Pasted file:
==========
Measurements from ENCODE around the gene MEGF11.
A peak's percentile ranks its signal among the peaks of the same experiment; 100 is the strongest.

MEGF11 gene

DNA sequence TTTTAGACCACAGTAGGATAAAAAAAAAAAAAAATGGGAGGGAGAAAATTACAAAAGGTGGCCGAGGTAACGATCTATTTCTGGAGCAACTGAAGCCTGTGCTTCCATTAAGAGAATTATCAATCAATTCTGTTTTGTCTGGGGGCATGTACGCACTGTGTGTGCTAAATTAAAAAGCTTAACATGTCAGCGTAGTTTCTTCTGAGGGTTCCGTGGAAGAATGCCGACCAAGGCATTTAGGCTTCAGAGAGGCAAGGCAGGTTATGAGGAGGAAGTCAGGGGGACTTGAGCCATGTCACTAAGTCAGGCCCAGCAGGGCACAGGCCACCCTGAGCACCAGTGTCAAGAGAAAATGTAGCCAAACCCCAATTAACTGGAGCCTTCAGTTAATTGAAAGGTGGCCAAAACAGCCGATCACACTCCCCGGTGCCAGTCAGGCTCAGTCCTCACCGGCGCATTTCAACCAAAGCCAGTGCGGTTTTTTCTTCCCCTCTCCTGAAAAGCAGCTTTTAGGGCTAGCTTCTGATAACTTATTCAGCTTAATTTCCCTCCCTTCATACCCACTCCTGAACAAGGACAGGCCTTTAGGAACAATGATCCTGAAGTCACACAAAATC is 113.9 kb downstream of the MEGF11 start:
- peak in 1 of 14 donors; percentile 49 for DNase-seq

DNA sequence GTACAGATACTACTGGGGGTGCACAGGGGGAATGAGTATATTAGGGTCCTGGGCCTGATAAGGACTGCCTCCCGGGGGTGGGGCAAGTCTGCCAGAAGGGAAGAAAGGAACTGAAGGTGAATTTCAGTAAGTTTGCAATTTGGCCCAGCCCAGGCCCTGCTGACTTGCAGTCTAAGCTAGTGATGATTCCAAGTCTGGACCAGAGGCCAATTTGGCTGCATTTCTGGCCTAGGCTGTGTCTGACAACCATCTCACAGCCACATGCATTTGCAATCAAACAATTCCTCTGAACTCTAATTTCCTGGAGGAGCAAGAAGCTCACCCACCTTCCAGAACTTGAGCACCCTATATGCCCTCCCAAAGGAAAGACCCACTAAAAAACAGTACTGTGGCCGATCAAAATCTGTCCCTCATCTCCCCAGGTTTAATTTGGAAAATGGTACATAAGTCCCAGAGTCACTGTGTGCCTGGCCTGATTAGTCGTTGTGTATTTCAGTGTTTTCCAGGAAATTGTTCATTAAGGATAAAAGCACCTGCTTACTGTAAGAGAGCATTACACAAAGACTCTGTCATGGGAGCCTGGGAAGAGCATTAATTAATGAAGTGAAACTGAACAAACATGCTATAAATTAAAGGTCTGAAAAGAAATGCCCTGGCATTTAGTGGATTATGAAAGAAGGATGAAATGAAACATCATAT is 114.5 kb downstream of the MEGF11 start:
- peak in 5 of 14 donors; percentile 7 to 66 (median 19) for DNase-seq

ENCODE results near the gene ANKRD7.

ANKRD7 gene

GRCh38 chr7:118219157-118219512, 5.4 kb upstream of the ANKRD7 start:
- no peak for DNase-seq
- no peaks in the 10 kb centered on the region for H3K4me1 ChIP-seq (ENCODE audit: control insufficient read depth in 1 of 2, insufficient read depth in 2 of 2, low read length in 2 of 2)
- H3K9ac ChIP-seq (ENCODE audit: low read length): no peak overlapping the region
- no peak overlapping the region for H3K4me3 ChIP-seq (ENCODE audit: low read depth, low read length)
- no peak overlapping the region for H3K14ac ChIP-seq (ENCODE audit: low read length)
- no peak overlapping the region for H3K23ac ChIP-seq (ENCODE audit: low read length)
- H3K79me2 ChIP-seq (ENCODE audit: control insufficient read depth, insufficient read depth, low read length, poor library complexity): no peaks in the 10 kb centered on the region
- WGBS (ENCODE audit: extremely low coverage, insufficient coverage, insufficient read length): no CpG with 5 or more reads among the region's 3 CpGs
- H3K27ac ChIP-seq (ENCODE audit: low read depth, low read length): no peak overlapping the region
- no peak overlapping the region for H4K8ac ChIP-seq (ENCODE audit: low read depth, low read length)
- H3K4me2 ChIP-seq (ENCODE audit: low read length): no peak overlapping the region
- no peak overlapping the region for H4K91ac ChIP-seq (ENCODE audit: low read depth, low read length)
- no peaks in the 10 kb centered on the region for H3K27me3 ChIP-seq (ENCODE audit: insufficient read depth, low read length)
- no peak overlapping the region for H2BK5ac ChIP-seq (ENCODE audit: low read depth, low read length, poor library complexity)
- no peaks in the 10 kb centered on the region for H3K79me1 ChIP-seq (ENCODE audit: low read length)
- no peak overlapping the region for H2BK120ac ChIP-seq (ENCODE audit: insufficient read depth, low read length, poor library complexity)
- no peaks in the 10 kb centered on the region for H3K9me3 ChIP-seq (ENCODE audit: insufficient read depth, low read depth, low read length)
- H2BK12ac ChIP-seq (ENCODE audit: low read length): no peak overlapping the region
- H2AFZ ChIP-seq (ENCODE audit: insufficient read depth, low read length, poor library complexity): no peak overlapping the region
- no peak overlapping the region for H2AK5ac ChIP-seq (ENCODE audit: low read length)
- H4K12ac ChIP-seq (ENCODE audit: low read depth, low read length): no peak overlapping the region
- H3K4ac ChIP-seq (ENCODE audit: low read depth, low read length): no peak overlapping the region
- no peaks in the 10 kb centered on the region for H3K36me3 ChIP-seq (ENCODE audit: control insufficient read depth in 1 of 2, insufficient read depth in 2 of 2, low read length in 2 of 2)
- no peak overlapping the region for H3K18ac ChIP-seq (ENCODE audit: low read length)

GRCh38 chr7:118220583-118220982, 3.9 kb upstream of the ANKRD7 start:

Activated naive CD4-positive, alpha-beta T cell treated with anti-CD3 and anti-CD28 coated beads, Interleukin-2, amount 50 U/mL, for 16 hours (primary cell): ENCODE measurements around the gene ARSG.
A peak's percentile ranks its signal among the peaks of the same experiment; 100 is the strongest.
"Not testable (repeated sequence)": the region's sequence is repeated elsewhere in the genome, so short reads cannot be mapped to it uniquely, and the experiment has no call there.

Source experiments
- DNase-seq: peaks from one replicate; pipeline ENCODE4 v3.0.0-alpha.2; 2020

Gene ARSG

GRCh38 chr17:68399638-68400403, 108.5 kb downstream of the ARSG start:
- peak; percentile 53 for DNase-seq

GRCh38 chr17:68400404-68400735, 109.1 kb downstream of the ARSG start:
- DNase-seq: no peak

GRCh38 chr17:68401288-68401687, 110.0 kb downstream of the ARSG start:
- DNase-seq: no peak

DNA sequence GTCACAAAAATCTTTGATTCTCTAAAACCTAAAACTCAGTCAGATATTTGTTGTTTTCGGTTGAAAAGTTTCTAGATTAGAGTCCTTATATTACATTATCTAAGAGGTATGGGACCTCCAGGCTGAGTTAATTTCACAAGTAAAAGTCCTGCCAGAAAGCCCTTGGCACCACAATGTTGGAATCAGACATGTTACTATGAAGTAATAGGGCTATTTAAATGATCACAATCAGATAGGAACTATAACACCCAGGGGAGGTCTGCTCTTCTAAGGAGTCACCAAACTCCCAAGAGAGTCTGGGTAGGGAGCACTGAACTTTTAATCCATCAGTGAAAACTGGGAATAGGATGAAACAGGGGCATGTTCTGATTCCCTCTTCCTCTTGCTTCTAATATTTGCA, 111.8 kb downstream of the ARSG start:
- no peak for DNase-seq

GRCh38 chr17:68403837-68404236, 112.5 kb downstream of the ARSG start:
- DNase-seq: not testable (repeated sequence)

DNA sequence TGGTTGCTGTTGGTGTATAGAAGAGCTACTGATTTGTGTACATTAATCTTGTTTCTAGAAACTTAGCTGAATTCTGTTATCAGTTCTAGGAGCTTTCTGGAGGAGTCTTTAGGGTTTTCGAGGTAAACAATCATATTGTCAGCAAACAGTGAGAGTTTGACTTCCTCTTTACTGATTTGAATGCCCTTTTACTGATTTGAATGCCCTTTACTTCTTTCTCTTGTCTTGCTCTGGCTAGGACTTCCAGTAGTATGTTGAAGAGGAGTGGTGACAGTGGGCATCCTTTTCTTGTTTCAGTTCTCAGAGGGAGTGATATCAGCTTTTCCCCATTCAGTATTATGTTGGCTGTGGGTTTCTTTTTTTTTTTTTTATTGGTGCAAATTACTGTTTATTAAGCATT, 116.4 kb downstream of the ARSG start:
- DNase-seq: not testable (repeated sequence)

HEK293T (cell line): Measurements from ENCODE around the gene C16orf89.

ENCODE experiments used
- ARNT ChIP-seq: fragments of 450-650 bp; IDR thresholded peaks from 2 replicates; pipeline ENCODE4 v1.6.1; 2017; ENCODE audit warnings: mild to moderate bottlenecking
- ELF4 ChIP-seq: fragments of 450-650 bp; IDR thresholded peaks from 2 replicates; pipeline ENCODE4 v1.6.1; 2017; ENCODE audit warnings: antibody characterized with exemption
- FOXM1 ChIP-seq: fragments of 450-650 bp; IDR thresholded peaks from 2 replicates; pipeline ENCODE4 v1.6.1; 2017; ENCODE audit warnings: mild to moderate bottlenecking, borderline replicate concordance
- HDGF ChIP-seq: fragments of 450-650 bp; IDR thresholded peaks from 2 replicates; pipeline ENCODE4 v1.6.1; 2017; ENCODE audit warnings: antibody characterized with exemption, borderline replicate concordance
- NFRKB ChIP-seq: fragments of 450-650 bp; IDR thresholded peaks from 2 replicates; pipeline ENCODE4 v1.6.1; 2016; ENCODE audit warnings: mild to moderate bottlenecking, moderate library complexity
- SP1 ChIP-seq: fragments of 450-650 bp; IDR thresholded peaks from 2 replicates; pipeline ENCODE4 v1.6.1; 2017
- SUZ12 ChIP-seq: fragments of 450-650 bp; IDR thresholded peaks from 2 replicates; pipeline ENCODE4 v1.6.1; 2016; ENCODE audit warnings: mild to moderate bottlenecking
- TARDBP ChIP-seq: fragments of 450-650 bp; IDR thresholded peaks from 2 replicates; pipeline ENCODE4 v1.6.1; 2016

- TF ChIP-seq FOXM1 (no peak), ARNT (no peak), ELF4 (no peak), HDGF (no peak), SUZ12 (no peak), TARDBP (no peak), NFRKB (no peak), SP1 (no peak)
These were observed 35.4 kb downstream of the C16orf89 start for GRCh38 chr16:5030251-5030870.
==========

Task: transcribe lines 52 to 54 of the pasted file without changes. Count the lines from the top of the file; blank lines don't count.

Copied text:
DNA sequence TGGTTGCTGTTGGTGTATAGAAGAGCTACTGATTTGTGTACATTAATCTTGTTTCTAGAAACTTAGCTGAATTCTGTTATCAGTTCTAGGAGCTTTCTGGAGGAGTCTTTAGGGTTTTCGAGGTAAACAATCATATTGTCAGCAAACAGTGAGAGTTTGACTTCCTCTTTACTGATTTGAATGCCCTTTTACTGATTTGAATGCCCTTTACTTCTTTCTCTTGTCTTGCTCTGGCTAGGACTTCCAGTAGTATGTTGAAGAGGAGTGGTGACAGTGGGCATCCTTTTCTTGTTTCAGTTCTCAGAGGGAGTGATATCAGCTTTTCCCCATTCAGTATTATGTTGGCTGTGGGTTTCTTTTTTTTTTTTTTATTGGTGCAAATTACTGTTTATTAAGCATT, 116.4 kb downstream of the ARSG start:
- DNase-seq: not testable (repeated sequence)

HEK293T (cell line): Measurements from ENCODE around the gene C16orf89.